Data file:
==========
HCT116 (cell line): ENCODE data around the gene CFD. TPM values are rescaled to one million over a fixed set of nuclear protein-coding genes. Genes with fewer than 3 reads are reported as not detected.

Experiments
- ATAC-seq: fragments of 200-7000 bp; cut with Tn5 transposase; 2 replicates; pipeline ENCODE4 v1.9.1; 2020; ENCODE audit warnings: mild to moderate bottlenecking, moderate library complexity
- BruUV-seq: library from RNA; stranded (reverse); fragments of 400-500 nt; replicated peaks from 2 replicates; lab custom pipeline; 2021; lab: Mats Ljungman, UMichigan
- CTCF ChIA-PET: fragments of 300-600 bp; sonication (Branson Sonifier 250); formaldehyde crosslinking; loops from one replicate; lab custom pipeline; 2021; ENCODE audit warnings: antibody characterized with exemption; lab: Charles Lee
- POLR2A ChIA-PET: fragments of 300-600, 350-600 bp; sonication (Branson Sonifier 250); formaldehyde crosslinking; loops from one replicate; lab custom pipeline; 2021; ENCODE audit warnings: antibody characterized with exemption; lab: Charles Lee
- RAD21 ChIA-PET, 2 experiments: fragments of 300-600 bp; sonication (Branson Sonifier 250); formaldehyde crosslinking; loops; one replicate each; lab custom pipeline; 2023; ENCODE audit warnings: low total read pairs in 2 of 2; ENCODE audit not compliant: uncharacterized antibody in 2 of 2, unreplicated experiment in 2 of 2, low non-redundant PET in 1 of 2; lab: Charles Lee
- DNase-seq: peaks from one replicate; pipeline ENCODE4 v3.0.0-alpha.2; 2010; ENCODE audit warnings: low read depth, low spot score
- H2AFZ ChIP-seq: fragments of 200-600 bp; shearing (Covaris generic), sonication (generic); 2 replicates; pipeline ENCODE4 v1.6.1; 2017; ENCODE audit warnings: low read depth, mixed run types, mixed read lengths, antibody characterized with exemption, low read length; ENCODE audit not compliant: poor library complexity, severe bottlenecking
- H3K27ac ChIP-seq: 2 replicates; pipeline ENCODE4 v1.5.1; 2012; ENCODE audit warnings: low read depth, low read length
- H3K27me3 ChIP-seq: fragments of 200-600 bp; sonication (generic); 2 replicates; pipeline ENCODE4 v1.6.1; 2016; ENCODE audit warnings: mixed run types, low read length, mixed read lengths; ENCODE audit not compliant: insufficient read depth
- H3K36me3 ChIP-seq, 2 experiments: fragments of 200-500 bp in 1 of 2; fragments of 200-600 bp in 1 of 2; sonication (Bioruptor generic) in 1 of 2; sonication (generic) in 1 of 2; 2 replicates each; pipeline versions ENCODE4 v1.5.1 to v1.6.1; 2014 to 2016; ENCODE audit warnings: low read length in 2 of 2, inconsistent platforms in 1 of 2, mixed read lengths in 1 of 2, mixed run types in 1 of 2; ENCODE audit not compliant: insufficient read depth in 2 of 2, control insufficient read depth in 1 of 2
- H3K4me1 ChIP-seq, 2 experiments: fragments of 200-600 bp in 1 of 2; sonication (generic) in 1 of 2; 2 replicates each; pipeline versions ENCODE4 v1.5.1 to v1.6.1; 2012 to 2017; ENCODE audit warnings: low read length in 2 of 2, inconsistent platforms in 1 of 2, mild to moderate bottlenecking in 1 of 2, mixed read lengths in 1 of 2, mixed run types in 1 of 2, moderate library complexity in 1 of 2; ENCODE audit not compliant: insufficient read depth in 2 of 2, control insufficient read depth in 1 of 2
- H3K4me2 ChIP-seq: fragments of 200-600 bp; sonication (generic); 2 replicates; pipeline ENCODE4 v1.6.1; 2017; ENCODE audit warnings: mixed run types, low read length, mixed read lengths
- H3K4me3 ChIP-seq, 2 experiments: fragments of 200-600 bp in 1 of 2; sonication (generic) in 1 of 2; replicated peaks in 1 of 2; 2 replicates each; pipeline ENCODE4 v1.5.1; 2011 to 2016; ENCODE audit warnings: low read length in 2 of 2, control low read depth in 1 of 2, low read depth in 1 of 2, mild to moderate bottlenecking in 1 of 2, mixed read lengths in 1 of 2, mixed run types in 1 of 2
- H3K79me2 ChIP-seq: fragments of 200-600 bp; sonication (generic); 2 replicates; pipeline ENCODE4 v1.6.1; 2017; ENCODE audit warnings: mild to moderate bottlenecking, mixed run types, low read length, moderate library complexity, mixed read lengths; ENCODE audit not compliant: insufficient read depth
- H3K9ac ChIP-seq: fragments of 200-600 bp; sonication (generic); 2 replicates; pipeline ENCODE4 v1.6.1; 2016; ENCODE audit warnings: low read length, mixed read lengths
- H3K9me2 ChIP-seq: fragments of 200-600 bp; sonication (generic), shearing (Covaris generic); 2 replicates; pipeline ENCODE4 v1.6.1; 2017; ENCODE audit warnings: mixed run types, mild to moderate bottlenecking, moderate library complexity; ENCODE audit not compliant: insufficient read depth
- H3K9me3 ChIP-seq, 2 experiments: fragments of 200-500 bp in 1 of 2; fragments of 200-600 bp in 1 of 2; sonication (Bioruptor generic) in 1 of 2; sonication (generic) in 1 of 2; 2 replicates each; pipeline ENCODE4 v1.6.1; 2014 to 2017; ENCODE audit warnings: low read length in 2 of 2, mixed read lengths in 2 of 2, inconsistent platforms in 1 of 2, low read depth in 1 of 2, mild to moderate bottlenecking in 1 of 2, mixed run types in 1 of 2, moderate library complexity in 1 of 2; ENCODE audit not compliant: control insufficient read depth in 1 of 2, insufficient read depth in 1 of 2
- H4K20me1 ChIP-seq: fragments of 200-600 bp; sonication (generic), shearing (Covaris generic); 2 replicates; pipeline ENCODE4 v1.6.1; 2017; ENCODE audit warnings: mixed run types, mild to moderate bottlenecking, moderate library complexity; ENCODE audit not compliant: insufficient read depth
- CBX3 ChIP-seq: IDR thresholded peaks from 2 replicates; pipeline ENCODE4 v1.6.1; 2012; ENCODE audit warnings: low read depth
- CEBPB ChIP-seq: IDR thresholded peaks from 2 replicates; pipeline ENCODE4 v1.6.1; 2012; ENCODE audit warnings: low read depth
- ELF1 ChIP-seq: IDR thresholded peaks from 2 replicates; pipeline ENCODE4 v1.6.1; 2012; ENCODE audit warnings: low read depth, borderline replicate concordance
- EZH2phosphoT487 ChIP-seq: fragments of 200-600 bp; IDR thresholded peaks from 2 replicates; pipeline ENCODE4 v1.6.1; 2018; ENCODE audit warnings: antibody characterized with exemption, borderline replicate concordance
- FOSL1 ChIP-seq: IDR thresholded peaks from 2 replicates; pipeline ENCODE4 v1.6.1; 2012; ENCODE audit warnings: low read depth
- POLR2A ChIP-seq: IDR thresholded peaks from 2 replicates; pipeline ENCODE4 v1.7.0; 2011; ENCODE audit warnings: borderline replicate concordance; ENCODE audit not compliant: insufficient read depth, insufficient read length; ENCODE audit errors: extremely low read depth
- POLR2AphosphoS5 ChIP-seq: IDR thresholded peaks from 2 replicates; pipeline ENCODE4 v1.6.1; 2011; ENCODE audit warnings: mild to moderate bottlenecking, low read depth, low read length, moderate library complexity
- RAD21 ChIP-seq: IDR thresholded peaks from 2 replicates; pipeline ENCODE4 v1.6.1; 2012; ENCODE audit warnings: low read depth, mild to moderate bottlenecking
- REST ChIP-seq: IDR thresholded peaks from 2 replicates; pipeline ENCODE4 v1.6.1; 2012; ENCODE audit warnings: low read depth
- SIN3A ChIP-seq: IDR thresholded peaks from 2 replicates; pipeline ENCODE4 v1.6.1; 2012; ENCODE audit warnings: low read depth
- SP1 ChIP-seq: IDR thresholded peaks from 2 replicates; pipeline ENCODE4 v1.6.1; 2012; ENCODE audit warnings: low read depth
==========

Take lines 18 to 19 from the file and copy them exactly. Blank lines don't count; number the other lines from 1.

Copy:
- H3K9me2 ChIP-seq: fragments of 200-600 bp; sonication (generic), shearing (Covaris generic); 2 replicates; pipeline ENCODE4 v1.6.1; 2017; ENCODE audit warnings: mixed run types, mild to moderate bottlenecking, moderate library complexity; ENCODE audit not compliant: insufficient read depth
- H3K9me3 ChIP-seq, 2 experiments: fragments of 200-500 bp in 1 of 2; fragments of 200-600 bp in 1 of 2; sonication (Bioruptor generic) in 1 of 2; sonication (generic) in 1 of 2; 2 replicates each; pipeline ENCODE4 v1.6.1; 2014 to 2017; ENCODE audit warnings: low read length in 2 of 2, mixed read lengths in 2 of 2, inconsistent platforms in 1 of 2, low read depth in 1 of 2, mild to moderate bottlenecking in 1 of 2, mixed run types in 1 of 2, moderate library complexity in 1 of 2; ENCODE audit not compliant: control insufficient read depth in 1 of 2, insufficient read depth in 1 of 2